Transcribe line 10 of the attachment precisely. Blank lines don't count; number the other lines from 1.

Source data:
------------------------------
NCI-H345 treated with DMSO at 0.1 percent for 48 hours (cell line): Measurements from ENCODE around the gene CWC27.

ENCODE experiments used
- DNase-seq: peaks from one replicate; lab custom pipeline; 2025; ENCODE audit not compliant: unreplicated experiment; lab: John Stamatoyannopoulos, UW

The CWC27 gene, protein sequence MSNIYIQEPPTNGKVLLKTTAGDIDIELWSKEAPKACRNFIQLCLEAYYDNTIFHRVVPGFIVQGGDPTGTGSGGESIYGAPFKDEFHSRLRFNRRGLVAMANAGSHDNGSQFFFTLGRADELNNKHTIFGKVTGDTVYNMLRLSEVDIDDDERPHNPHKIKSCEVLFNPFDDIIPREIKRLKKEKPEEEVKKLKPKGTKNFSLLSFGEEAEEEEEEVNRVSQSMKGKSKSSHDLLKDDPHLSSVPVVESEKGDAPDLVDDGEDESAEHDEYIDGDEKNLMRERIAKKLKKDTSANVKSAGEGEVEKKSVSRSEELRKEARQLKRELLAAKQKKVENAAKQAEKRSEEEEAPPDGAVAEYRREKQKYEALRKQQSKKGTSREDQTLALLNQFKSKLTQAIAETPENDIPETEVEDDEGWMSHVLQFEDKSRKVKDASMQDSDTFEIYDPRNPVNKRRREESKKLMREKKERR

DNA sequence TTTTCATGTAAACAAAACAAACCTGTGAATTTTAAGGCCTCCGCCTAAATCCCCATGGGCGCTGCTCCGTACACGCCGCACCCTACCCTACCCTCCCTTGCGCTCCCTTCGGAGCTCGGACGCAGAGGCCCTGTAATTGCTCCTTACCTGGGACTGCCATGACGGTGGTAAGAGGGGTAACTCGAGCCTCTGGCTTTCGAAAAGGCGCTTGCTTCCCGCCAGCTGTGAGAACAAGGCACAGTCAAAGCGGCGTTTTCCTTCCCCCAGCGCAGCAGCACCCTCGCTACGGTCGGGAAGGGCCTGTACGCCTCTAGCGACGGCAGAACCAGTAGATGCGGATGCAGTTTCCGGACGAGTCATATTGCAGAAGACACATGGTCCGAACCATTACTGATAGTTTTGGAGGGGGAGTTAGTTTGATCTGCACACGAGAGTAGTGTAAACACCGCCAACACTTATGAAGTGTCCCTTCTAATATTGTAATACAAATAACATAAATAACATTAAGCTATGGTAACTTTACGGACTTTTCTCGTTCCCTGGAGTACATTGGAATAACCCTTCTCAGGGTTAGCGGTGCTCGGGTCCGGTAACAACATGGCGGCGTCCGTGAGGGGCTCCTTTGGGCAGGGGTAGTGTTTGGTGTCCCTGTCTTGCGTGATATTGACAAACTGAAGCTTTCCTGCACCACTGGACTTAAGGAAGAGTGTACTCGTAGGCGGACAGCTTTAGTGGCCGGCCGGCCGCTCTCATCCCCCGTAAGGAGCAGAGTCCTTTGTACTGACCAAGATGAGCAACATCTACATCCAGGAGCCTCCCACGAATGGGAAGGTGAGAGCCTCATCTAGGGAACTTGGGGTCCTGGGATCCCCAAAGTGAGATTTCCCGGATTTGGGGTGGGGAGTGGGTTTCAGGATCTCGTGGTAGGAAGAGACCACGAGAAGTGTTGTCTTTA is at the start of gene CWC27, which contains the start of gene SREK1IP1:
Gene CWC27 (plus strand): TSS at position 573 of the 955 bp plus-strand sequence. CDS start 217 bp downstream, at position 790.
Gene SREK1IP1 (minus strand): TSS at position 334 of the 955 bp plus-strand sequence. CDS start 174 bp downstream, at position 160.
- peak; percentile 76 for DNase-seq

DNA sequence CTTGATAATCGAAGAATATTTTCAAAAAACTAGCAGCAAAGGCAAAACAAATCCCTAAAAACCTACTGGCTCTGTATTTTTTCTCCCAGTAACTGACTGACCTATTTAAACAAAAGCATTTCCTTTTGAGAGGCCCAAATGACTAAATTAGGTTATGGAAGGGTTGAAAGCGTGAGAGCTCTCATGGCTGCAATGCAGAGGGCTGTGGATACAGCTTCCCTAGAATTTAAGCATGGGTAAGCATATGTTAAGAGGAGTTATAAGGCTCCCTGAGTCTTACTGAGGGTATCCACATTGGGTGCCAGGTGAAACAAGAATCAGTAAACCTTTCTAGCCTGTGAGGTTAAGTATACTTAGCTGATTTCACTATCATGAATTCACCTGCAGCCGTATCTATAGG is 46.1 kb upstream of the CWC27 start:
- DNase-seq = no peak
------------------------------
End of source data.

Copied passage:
- DNase-seq = no peak